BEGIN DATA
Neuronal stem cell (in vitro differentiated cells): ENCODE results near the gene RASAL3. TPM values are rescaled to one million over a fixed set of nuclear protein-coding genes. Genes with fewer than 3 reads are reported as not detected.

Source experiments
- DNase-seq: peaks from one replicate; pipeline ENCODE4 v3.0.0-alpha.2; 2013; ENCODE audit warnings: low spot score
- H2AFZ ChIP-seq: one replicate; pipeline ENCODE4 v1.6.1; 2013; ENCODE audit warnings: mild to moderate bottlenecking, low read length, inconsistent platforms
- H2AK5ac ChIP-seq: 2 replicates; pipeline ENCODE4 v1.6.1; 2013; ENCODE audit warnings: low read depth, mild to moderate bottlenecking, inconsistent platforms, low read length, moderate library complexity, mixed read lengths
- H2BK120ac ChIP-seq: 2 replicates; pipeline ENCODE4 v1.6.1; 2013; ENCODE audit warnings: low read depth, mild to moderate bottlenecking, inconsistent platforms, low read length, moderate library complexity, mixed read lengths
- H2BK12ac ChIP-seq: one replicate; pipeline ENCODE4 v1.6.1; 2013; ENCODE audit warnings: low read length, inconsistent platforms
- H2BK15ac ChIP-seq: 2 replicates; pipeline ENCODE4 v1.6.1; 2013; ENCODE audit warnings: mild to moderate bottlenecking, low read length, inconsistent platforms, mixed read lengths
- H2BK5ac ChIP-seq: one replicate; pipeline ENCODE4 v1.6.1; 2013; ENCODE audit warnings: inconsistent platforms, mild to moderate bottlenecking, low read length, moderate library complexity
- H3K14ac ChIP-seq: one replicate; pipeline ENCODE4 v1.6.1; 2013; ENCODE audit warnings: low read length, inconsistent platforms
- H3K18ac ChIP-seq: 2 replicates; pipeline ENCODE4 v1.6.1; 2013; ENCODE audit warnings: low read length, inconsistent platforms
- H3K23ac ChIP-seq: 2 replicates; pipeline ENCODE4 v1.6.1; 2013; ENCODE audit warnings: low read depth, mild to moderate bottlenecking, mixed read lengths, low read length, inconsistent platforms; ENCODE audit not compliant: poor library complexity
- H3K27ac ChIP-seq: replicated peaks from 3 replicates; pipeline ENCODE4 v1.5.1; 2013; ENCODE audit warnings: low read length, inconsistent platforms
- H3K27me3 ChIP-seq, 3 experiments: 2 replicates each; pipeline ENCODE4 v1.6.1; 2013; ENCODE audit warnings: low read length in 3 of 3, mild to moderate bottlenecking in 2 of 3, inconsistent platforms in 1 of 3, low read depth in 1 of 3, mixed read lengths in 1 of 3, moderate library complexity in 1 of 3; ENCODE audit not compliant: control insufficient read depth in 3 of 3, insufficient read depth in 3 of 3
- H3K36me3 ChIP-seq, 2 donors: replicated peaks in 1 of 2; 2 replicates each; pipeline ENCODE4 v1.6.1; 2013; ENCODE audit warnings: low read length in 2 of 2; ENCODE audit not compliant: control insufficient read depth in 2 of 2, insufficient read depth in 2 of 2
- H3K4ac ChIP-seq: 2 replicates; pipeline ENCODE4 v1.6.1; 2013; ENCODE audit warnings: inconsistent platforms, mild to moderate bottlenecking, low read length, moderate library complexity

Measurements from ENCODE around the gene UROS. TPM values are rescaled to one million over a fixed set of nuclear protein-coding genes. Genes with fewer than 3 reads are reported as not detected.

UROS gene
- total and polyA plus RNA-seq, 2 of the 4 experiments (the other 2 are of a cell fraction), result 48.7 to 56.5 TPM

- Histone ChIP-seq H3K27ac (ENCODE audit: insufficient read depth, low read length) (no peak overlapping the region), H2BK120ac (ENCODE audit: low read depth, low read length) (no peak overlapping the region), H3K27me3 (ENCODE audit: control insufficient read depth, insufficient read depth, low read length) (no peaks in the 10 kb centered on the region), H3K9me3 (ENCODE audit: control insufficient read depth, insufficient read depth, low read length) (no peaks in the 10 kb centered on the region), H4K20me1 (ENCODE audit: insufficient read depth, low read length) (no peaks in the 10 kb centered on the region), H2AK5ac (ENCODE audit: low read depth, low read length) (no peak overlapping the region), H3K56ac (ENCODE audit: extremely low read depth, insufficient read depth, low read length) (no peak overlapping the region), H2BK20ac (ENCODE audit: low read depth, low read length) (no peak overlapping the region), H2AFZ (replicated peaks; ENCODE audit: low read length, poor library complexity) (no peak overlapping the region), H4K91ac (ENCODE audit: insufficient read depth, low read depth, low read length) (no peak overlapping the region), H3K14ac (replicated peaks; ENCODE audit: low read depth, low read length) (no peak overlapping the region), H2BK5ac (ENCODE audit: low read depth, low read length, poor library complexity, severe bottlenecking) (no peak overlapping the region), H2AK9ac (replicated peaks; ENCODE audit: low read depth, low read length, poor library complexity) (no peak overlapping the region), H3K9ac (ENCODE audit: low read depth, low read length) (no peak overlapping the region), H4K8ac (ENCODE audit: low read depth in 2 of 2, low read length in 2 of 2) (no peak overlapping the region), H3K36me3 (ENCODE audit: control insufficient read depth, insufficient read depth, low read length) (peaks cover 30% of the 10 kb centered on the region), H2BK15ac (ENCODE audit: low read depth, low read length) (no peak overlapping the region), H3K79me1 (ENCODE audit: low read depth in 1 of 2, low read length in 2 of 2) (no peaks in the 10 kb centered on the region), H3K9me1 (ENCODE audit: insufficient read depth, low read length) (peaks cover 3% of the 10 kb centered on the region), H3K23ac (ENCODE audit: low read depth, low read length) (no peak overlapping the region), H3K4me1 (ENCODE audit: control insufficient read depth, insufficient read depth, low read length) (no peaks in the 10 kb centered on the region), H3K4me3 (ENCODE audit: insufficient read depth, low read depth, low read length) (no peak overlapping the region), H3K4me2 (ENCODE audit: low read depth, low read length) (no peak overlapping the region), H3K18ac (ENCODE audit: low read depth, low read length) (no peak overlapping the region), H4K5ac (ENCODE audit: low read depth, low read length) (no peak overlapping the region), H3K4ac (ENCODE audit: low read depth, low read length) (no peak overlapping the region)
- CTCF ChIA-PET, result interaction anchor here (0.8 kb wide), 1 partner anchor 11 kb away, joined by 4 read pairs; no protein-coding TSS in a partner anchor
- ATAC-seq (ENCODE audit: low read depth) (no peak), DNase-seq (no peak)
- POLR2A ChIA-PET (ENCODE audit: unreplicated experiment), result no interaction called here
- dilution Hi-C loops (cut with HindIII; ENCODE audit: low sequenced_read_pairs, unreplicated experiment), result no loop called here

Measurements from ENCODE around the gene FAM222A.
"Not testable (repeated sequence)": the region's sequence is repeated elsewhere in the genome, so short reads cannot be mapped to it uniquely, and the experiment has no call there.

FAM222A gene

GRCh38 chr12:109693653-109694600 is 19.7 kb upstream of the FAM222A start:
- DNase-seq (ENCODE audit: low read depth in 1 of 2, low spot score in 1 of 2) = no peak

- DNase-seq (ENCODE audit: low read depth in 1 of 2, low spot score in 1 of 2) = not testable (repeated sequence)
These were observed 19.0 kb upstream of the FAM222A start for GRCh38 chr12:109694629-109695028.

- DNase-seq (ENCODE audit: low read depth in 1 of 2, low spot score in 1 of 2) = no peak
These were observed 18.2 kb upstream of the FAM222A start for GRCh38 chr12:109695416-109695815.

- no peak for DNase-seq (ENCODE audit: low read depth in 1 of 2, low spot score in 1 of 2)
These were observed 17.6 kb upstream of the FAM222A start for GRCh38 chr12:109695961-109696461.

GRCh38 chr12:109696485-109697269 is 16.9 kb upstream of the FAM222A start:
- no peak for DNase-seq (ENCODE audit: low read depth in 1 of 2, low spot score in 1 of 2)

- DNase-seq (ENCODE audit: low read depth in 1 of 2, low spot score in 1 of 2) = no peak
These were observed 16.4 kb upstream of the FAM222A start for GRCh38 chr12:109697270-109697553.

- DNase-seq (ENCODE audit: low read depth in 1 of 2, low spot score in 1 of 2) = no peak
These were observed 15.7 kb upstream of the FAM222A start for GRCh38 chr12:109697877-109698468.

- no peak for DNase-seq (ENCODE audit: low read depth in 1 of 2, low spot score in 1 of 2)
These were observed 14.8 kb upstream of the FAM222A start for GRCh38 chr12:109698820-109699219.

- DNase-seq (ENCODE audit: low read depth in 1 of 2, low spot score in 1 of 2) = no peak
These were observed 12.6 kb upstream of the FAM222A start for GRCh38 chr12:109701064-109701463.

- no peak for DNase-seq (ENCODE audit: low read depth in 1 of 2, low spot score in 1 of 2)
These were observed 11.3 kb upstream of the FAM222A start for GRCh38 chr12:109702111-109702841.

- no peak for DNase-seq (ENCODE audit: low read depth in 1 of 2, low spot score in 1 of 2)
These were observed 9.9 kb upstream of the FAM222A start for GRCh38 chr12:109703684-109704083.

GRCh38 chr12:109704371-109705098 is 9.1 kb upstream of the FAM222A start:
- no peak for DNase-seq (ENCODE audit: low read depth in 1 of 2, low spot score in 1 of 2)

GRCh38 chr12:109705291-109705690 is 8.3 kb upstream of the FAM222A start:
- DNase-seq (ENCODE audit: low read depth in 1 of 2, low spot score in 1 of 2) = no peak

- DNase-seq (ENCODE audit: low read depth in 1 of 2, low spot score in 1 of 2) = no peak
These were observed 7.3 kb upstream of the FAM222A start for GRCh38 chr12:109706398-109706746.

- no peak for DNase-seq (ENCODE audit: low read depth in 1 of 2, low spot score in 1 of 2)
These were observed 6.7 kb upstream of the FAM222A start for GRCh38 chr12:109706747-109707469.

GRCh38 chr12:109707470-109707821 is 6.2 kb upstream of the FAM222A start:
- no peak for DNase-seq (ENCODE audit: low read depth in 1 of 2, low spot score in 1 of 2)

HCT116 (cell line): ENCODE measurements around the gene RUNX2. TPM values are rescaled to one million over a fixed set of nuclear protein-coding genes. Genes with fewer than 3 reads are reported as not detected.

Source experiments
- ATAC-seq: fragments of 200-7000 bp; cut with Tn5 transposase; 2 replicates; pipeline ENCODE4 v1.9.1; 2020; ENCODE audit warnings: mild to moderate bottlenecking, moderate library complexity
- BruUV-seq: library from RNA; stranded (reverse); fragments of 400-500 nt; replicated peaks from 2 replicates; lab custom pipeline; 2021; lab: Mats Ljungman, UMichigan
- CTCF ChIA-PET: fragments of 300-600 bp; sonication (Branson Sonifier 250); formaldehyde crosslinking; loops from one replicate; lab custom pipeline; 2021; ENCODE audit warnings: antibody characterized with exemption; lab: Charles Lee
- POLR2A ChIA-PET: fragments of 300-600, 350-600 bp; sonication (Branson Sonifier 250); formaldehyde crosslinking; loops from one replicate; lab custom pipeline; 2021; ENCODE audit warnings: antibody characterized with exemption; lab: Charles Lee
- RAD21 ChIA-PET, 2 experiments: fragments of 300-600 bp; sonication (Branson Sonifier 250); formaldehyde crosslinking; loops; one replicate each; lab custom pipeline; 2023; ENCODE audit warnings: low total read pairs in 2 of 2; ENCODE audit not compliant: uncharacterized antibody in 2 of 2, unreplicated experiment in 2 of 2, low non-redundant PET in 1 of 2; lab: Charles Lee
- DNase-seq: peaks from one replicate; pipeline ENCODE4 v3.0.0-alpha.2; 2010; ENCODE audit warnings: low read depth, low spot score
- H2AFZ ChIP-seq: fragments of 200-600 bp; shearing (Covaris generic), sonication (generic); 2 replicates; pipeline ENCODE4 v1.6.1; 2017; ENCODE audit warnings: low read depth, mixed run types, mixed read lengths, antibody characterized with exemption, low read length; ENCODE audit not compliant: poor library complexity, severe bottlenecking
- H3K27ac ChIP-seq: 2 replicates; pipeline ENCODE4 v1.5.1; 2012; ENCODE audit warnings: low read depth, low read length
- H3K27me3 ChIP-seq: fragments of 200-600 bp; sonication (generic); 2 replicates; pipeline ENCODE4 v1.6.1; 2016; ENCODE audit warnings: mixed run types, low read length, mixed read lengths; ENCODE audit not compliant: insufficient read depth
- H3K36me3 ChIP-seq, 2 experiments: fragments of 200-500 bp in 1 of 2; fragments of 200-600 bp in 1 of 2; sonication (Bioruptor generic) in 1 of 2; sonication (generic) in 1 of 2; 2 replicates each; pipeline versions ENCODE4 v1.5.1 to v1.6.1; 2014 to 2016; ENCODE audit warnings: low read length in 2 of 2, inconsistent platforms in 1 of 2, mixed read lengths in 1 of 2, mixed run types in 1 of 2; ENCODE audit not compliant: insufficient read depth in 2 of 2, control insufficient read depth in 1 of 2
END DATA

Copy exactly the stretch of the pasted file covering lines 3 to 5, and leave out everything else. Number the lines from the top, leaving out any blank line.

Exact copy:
- DNase-seq: peaks from one replicate; pipeline ENCODE4 v3.0.0-alpha.2; 2013; ENCODE audit warnings: low spot score
- H2AFZ ChIP-seq: one replicate; pipeline ENCODE4 v1.6.1; 2013; ENCODE audit warnings: mild to moderate bottlenecking, low read length, inconsistent platforms
- H2AK5ac ChIP-seq: 2 replicates; pipeline ENCODE4 v1.6.1; 2013; ENCODE audit warnings: low read depth, mild to moderate bottlenecking, inconsistent platforms, low read length, moderate library complexity, mixed read lengths